Mars is nearing its closest approach to us in a decade, so Hubble took that opportunity to capture a brand new up-close look at the red planet. And in the process, it captured some intriguing changes. Image: NASA, ESA, the Hubble Heritage Team (STScI/AURA), J. Bell (ASU) and M. Wolff (Space Science Institute)
The planetary portrait reveals the Martian surface so closely that researchers were able to make out details just 32km across. They diagrammed out the largest features they observed here:
A labelled diagram of the new Mars portrait (Image: NASA, ESA, the Hubble Heritage Team (STScI/AURA), J. Bell (ASU), and M. Wolff (Space Science Institute))
Among those features are larger, geological ones, like some of the more significant craters and plains. But Hubble also caught some non-geological features in flux. Particularly notable were changes in the observed ice on Mars’ surface and large forming cloud banks, like that big blue glow drifting over the right middle section of the plant.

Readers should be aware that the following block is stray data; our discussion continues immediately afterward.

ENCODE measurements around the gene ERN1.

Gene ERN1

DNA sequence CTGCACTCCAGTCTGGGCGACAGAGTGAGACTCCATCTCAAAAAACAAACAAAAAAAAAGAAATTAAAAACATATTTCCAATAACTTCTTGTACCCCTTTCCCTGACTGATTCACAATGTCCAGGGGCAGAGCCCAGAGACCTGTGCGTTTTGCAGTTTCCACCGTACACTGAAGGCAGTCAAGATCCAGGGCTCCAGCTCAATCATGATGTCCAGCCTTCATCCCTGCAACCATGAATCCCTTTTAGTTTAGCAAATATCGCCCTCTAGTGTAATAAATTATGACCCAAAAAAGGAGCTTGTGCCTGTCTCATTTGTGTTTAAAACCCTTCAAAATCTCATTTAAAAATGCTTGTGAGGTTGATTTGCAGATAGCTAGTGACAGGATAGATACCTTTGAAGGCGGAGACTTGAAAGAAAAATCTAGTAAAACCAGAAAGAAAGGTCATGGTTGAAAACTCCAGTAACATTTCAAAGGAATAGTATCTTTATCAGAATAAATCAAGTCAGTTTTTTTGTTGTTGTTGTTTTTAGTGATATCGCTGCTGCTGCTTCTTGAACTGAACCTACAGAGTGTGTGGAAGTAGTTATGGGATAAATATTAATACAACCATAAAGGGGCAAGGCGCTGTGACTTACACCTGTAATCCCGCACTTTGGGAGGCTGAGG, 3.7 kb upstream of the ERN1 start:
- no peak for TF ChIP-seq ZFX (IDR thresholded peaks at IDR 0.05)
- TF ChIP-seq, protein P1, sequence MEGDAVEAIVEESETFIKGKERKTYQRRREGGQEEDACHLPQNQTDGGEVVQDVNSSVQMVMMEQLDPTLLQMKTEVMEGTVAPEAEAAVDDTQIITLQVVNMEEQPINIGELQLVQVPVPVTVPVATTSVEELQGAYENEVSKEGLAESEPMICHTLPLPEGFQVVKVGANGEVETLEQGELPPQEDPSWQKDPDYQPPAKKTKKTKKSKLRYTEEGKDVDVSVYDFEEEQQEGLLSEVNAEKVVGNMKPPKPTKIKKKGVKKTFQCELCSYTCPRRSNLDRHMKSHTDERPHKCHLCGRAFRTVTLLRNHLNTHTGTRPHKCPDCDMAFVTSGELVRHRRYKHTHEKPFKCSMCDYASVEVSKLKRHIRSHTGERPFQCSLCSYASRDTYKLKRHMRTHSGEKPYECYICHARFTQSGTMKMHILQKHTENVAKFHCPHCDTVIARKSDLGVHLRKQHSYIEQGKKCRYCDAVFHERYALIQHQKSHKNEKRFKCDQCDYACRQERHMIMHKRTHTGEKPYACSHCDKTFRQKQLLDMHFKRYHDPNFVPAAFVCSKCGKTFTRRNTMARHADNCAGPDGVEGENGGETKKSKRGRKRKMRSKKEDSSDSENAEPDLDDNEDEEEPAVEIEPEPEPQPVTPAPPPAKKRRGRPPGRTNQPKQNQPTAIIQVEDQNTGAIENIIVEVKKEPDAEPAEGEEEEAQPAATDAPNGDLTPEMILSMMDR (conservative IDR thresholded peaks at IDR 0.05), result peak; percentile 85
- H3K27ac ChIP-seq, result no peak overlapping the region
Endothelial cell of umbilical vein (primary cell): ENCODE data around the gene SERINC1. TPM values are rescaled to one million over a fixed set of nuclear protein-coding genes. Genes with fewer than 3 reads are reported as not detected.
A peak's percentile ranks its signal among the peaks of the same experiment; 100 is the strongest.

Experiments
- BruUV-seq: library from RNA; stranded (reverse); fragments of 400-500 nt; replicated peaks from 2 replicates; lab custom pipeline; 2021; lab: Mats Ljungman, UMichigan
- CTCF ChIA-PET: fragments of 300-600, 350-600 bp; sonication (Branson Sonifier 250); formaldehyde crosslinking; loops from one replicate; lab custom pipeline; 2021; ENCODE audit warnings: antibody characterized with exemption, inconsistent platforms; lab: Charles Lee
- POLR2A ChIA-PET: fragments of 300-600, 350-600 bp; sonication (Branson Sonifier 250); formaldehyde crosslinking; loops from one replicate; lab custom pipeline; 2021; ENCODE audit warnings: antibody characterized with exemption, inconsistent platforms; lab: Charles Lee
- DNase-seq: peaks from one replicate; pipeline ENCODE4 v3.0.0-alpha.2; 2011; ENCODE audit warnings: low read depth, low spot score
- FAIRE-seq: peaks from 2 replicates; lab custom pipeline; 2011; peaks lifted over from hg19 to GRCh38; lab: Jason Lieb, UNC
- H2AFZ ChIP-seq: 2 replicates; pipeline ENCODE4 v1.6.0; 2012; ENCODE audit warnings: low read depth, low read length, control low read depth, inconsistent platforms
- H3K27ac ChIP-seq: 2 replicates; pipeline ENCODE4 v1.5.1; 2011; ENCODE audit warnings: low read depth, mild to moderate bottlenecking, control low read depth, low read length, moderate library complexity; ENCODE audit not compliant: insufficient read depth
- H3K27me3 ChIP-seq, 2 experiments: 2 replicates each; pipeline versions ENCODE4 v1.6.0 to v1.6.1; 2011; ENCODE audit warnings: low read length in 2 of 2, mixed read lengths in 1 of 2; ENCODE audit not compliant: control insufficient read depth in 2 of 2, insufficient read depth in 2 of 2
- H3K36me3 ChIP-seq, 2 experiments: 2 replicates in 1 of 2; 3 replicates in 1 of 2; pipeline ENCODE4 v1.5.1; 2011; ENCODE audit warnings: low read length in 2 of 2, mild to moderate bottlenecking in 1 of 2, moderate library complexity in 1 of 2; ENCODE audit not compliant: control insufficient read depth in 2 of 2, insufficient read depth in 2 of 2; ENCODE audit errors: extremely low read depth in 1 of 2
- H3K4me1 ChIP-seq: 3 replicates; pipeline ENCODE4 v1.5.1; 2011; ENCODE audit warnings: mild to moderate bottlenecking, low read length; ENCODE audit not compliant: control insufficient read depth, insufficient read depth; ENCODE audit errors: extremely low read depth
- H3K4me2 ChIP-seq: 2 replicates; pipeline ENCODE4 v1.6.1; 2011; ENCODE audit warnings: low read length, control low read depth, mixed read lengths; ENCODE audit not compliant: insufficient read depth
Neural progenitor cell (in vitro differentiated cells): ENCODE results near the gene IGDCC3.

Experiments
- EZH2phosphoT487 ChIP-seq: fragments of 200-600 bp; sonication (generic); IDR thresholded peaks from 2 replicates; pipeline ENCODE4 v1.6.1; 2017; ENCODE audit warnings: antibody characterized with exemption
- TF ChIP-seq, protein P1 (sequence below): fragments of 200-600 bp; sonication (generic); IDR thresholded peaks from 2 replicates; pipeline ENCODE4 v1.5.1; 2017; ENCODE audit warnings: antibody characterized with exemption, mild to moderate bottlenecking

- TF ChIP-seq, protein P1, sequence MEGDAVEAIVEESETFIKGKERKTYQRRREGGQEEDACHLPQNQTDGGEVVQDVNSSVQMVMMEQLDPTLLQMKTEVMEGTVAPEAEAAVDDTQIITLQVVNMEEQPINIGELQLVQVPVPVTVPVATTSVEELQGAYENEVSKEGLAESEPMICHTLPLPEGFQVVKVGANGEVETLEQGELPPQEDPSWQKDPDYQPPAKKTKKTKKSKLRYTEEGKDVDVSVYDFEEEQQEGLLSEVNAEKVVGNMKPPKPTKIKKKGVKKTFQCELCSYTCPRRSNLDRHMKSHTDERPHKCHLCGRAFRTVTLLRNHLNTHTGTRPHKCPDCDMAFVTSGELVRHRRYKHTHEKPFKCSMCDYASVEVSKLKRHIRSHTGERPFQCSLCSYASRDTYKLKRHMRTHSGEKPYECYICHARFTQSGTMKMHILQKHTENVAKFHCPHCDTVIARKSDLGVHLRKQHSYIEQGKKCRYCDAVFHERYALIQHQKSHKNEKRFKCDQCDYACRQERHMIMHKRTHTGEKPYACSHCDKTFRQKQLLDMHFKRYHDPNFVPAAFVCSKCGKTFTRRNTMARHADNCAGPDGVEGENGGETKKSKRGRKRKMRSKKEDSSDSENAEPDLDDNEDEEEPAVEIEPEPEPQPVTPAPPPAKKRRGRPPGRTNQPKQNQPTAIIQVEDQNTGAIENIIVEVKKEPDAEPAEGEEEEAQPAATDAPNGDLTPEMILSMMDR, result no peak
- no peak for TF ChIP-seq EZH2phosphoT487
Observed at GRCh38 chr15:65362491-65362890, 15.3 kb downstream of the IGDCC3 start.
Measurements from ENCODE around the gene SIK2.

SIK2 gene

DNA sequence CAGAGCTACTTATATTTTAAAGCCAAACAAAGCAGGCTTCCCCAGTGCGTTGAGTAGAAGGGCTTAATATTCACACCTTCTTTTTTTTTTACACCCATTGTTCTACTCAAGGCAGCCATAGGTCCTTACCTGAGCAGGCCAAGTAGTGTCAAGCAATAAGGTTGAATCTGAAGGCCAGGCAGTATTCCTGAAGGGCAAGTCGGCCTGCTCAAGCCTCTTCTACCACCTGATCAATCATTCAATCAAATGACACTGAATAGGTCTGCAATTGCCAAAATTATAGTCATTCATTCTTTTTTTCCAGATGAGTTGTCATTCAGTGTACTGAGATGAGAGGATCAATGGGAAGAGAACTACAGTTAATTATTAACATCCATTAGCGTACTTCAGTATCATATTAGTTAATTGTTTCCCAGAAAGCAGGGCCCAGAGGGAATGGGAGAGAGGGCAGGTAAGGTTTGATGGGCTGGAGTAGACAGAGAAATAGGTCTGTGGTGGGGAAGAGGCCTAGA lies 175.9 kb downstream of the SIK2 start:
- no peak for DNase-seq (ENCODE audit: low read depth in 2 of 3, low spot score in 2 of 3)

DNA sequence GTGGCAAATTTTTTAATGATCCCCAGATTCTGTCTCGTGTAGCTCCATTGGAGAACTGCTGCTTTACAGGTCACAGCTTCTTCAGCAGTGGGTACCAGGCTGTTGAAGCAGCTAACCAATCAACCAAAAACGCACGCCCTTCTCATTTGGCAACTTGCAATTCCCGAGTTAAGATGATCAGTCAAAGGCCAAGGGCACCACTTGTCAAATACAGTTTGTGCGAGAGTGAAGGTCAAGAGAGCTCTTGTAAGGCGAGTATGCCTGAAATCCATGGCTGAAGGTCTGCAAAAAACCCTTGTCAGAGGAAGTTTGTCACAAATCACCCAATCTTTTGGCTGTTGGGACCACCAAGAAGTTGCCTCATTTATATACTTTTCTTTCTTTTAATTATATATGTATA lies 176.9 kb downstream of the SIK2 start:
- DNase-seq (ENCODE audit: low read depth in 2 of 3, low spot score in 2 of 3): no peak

The changes are significant, but researchers have already figured out what’s responsible. What we’re catching here is a detailed look at how the changing of the seasons looks on Mars. We knew that Mars had seasons. In fact, knowing about those seasons was key to the recent discovery water’s existence on the planet. This latest finding, however, reveals just how strong and powerful that changing of the seasons is for the planet.
Of particular note is a rapid retreat of the planet’s polar ice cap in its northern hemisphere, due to the Martian summer. It’s only a temporary measure, though and should be back in force by this winter.
Hubble’s latest up close look at the red planet (Image: NASA, ESA, the Hubble Heritage Team (STScI/AURA), J. Bell (ASU) and M. Wolff (Space Science Institute))